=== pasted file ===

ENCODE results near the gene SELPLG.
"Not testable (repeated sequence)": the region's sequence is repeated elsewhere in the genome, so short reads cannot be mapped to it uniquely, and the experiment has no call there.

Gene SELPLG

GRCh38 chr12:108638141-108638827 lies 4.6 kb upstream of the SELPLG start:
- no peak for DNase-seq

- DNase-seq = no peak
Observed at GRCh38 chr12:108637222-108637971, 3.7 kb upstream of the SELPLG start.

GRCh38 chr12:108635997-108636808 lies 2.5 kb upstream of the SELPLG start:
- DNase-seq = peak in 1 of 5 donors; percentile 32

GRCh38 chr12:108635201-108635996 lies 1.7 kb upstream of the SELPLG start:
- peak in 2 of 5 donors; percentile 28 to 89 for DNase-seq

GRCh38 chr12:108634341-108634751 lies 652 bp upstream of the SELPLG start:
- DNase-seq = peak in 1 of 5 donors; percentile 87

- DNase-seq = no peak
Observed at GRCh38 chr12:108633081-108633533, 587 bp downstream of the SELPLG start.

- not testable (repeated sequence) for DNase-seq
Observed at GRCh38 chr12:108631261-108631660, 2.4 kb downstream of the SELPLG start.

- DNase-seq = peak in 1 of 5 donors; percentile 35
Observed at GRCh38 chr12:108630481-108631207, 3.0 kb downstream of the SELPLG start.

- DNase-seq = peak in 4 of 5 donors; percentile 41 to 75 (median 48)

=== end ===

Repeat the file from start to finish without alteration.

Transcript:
ENCODE results near the gene SELPLG.
"Not testable (repeated sequence)": the region's sequence is repeated elsewhere in the genome, so short reads cannot be mapped to it uniquely, and the experiment has no call there.

Gene SELPLG

GRCh38 chr12:108638141-108638827 lies 4.6 kb upstream of the SELPLG start:
- no peak for DNase-seq

- DNase-seq = no peak
Observed at GRCh38 chr12:108637222-108637971, 3.7 kb upstream of the SELPLG start.

GRCh38 chr12:108635997-108636808 lies 2.5 kb upstream of the SELPLG start:
- DNase-seq = peak in 1 of 5 donors; percentile 32

GRCh38 chr12:108635201-108635996 lies 1.7 kb upstream of the SELPLG start:
- peak in 2 of 5 donors; percentile 28 to 89 for DNase-seq

GRCh38 chr12:108634341-108634751 lies 652 bp upstream of the SELPLG start:
- DNase-seq = peak in 1 of 5 donors; percentile 87

- DNase-seq = no peak
Observed at GRCh38 chr12:108633081-108633533, 587 bp downstream of the SELPLG start.

- not testable (repeated sequence) for DNase-seq
Observed at GRCh38 chr12:108631261-108631660, 2.4 kb downstream of the SELPLG start.

- DNase-seq = peak in 1 of 5 donors; percentile 35
Observed at GRCh38 chr12:108630481-108631207, 3.0 kb downstream of the SELPLG start.

- DNase-seq = peak in 4 of 5 donors; percentile 41 to 75 (median 48)